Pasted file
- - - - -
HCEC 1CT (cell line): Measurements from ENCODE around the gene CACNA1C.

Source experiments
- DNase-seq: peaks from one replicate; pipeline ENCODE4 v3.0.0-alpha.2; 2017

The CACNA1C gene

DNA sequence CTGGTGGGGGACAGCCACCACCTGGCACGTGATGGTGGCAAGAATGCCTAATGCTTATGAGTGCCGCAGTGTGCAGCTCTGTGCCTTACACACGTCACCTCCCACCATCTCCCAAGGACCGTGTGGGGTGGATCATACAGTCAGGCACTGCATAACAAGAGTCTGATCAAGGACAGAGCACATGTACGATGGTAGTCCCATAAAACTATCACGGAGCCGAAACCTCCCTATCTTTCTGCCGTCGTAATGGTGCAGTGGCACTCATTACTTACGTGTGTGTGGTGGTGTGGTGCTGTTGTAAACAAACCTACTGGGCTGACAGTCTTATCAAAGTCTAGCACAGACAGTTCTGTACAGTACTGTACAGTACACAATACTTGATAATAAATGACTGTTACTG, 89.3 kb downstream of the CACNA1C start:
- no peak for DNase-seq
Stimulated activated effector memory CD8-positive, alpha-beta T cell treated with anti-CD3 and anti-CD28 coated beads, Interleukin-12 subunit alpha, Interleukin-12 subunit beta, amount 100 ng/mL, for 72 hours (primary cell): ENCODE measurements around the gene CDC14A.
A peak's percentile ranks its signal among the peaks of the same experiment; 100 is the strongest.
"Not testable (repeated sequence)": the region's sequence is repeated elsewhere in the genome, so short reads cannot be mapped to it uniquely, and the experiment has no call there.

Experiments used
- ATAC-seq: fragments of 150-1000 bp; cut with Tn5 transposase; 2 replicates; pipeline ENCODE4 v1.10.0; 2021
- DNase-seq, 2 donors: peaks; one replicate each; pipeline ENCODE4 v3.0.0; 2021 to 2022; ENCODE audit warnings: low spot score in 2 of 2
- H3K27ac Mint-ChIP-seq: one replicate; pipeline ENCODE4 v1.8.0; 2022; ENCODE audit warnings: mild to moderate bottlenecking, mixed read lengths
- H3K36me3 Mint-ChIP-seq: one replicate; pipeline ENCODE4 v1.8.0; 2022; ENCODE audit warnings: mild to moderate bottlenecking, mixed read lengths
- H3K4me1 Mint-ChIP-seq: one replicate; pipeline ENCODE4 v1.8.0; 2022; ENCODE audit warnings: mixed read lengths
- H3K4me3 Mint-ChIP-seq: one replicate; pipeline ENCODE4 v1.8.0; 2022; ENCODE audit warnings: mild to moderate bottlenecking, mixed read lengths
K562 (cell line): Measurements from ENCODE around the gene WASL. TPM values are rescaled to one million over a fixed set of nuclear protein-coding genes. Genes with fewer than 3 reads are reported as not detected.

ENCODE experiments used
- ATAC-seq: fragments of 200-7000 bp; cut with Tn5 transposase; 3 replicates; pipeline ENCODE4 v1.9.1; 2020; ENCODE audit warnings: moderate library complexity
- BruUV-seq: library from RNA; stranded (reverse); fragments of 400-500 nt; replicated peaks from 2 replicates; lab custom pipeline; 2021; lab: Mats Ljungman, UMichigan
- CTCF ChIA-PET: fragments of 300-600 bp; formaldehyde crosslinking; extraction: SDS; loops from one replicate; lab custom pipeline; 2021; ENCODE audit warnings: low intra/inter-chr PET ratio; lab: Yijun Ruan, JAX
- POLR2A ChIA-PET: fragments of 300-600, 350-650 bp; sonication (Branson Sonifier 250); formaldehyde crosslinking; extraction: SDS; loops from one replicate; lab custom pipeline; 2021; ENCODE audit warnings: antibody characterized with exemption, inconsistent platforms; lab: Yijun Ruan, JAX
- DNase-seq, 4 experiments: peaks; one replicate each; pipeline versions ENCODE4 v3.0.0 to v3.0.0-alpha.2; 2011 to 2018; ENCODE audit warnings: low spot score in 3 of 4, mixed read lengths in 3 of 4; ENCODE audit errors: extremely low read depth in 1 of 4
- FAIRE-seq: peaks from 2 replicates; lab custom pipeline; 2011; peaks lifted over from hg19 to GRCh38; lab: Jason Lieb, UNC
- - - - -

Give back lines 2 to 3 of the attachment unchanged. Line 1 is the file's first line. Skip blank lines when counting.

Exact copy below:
Source experiments
- DNase-seq: peaks from one replicate; pipeline ENCODE4 v3.0.0-alpha.2; 2017